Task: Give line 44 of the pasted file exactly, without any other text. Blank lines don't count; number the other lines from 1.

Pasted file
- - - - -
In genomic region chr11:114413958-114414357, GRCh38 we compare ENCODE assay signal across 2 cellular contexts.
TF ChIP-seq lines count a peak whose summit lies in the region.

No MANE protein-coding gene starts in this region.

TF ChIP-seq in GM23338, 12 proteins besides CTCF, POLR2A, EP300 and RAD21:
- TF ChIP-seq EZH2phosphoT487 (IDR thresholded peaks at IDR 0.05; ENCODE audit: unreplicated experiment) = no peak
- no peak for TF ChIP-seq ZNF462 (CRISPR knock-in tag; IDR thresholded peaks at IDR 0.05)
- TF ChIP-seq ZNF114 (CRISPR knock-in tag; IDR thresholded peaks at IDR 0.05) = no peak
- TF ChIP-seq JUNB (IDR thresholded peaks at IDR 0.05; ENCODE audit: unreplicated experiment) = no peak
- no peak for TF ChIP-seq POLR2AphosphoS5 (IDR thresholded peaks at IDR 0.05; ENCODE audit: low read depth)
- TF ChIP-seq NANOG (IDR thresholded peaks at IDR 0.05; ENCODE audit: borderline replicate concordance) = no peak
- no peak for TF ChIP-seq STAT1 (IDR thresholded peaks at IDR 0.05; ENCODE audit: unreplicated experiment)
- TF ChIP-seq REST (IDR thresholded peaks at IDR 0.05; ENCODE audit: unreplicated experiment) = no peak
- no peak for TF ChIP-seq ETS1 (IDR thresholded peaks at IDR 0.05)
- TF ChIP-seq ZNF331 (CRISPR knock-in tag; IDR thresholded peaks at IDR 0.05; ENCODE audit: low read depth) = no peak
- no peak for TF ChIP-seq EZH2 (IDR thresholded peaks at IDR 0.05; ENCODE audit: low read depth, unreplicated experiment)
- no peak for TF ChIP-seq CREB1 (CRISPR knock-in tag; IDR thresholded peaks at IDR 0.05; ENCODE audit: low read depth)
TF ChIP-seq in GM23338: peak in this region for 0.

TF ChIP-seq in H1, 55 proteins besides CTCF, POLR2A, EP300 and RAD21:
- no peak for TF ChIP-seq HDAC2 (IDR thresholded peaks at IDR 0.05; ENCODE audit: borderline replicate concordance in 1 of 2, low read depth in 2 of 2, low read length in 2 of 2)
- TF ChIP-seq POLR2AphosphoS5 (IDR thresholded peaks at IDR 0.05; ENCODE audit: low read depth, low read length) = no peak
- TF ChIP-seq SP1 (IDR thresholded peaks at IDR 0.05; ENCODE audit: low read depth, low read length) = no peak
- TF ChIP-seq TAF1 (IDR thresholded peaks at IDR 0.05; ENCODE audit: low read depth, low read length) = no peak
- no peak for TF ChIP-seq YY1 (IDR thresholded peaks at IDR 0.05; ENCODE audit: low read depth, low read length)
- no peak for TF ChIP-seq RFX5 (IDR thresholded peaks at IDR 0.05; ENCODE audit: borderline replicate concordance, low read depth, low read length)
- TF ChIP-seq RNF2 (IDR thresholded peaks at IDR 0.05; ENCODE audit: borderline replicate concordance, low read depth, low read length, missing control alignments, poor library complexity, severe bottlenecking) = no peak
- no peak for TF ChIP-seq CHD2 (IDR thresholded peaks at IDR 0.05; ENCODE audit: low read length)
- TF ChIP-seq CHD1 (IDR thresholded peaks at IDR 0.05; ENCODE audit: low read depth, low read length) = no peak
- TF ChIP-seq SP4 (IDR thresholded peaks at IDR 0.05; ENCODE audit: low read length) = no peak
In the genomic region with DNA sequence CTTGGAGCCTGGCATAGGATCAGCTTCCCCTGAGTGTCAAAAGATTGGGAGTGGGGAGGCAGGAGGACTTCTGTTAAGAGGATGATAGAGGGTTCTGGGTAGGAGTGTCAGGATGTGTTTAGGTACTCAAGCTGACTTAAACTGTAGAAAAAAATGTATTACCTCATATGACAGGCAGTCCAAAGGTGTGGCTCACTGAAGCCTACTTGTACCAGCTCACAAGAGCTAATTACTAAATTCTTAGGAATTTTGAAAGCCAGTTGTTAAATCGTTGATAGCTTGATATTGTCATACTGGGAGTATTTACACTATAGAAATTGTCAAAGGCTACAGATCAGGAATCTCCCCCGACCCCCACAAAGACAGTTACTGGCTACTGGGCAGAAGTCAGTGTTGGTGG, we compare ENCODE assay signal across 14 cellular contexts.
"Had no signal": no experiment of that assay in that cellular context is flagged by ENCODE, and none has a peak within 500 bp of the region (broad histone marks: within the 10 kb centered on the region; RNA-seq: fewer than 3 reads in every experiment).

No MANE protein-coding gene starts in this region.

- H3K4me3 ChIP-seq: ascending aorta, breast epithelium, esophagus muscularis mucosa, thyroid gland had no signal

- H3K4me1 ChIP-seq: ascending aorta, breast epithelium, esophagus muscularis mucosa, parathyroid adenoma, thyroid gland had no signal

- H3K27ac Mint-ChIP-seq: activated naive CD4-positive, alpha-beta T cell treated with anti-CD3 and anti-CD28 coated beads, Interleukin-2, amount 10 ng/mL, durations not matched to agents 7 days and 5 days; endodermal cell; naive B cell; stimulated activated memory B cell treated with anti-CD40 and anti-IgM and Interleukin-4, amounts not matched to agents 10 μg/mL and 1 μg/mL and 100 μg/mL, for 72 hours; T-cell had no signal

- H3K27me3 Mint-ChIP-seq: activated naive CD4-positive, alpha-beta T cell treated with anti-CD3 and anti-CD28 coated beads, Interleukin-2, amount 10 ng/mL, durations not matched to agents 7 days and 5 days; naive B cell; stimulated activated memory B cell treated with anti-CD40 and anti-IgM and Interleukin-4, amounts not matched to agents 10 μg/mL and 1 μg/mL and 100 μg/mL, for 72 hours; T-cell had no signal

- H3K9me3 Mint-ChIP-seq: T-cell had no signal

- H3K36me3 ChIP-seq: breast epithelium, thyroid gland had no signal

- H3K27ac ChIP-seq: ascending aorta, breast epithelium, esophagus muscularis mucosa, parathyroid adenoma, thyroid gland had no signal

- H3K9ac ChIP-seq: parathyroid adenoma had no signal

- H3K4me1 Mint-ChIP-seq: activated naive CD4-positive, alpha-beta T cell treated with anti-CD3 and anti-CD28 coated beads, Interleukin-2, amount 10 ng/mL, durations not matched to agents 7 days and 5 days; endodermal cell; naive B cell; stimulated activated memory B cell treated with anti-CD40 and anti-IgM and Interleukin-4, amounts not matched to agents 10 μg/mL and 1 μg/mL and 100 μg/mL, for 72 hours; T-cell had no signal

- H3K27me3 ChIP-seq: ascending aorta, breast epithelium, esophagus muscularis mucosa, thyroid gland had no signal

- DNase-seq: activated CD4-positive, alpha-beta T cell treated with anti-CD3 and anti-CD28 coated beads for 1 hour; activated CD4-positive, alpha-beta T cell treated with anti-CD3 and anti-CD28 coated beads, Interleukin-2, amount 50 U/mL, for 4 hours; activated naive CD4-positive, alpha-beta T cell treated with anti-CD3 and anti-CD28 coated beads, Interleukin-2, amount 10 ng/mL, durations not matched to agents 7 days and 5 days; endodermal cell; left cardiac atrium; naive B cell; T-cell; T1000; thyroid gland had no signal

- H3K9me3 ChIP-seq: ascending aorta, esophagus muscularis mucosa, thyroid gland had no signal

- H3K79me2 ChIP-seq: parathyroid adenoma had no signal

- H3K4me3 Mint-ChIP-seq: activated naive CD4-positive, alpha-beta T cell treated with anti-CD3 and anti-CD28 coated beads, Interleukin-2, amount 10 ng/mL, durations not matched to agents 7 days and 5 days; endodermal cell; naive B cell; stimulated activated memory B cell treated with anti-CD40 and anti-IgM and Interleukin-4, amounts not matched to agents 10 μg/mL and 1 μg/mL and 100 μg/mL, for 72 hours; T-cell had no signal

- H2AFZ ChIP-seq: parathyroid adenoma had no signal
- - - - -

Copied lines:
- H3K79me2 ChIP-seq: parathyroid adenoma had no signal